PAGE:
With all Congress’s imperfections — its partisanship, brinksmanship, and exasperating inability to legislate – it’s not hard to understand this loss of faith. Yet as people vent their frustration, I hear something else as well. It is a search for hope. They ask, almost desperately sometimes, about grounds for renewed hope in our system. Here’s why I’m confident that we can do better.
Let’s start with a point that should be obvious, but that people rarely notice: Our expectations are too high. In part, this is our elected officials’ fault: they over-promise and under-perform. They set the bar high — promising strong leadership, a firm hand on the legislative tiller, and great policy accomplishments — then usually fail to clear it.
Which should come as no surprise. Congress is not built for efficiency or speediness. On almost every issue, progress comes in increments. The future of the American health care system may appear to hang on the debate raging these days about the Affordable Care Act, but this is just the latest installment of a long-running fight that began even before the creation of Medicare and Medicaid almost five decades ago.
Congress deals with complex issues over many years and, sometimes, dozens of pieces of legislation. Focusing on any one moment in our legislative history is to miss the slow but undeniable advance of progress on Capitol Hill.
I also tend to be more patient with congressional leaders than many people who share their frustrations with me. Our political leaders confront a terribly difficult political environment: the country is both deeply and evenly divided along partisan and ideological lines. Getting 218 votes in the House and 60 votes in the Senate can be a punishing task. It takes skill, competence, and a great deal of passion to make progress in this kind of environment — especially when those in Congress who are dedicated to finding a way forward have to face colleagues who do not appear to want the system to work.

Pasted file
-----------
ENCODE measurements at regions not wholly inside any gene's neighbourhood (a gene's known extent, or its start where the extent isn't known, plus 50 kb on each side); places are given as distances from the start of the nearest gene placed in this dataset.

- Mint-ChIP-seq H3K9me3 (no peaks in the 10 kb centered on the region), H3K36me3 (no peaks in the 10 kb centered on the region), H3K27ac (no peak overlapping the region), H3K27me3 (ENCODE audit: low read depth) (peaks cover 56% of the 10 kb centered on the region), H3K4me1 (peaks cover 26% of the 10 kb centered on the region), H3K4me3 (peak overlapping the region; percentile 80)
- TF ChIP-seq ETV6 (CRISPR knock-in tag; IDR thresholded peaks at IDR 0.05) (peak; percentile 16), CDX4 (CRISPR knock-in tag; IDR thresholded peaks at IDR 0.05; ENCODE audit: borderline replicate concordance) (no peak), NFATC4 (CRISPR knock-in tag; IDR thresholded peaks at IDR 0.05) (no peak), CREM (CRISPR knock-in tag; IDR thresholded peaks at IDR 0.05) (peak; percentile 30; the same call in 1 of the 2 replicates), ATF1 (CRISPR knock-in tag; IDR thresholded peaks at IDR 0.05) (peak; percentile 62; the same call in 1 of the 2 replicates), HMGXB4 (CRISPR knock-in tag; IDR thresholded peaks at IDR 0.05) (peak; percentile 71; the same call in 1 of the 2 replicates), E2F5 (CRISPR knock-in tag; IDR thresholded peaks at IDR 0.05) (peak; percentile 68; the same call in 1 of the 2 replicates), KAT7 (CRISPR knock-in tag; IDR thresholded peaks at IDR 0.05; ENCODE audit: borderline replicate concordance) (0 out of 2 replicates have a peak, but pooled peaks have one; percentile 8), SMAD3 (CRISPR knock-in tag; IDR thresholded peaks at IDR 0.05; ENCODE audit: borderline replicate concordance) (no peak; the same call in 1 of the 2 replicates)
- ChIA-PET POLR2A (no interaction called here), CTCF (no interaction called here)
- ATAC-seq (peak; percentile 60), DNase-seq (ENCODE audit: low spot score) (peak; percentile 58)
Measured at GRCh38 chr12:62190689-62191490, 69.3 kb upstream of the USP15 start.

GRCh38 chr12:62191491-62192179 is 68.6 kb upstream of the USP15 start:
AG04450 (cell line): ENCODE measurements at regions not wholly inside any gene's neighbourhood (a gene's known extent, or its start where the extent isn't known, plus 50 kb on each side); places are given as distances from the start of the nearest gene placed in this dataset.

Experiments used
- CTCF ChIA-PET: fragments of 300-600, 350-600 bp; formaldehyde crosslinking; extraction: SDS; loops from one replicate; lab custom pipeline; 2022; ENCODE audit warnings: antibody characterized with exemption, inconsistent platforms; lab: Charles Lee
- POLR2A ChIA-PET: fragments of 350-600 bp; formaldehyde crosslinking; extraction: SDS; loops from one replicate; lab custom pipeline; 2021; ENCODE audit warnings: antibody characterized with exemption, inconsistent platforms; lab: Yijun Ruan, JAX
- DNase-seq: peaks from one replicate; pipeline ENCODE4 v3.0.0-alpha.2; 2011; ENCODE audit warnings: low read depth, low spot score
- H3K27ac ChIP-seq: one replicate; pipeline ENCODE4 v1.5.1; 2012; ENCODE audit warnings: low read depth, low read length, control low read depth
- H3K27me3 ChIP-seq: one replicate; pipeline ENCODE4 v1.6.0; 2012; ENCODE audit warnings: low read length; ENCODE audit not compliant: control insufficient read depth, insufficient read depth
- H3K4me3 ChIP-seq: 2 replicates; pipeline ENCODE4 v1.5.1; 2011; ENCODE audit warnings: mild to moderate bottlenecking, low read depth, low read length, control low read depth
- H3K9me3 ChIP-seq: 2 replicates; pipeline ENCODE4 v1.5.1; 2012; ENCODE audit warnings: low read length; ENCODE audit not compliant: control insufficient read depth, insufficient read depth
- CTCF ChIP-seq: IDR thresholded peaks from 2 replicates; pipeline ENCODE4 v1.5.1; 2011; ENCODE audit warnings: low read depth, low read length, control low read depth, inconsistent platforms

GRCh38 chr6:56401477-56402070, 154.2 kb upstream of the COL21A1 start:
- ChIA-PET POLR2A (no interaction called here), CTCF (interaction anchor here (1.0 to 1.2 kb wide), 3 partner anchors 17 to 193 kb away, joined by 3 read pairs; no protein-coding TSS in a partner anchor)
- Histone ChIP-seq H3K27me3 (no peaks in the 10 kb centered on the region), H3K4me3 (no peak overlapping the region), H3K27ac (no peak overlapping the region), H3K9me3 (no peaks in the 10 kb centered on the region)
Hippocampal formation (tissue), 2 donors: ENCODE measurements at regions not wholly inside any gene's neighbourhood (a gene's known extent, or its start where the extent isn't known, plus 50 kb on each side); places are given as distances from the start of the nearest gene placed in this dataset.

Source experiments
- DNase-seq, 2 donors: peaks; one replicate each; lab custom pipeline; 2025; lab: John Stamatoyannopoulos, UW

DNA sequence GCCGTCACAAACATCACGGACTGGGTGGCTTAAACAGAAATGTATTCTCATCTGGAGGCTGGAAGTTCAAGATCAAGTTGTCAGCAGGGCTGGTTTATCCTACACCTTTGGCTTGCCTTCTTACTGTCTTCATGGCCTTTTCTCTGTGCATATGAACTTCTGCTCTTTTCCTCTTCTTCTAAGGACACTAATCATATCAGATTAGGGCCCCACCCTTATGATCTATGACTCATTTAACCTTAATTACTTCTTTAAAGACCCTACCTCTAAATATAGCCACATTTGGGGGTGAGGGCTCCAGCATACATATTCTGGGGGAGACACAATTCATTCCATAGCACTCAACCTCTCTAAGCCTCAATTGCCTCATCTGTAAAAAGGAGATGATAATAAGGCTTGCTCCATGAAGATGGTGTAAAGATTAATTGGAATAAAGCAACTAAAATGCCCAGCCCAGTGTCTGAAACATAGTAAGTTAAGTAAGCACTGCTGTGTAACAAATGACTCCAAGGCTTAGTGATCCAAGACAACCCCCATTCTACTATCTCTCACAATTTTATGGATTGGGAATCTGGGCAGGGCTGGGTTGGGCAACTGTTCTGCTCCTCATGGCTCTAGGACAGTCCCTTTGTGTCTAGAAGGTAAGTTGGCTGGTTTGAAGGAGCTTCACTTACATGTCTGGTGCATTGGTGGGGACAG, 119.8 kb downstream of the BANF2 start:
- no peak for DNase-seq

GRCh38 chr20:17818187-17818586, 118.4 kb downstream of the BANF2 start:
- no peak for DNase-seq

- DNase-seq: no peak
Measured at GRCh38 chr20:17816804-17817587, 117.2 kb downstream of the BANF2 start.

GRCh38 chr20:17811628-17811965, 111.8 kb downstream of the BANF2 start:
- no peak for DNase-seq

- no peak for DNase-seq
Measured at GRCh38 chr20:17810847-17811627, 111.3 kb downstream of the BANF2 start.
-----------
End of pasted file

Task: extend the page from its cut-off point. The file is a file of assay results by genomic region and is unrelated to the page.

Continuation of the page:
This brings me to a third point. If 50 years of watching Congress closely have taught me anything, it’s to wait until the end of a congressional session to see what members actually accomplish. Despite all the bickering, roadblocks, delays, and grandstanding, Congress can often pass significant legislation by the end of a session, even if it can’t do everything we expect of it.
And members of Congress are good politicians. Most try hard to understand what the people want, and try to bring about meaningful change, at least within their ideological framework. It may take a while, but Congress in the end responds to public sentiment. That is why it will pass the government’s basic funding bills this year, having learned from the public outrage over last year’s government shutdown.
Finally, Congress has proven over its long history that even in the most difficult circumstances it can be astoundingly productive. The very first Congress, meeting at a time of enormous political uncertainty and financial trouble, was able to firm up the new government’s structure and set the course for the nation’s future.
At one of the darkest times in our recent history, during the height of the Watergate scandal — when tensions between Congress and the White House and between Democrats and Republicans were no less pointed than they are now — Congress and President Nixon were still able to collaborate on the Federal Aid Highway Act, the Trans-Alaska Pipeline Authorization, the Endangered Species Act, the Legal Services Corporation Act, an overhaul of the farm subsidy program, and an increase in the minimum wage.
Congress often has risen above periods of great contention. It possesses a resilience that is obvious from the perspective of decades. Building on that search for hope in our system, and on the long historical record, Americans have good reason to believe that Congress can and will do better.

Lee Hamilton is Director of the Center on Congress at Indiana University. He was a member of the U.S. House of Representatives for 34 years.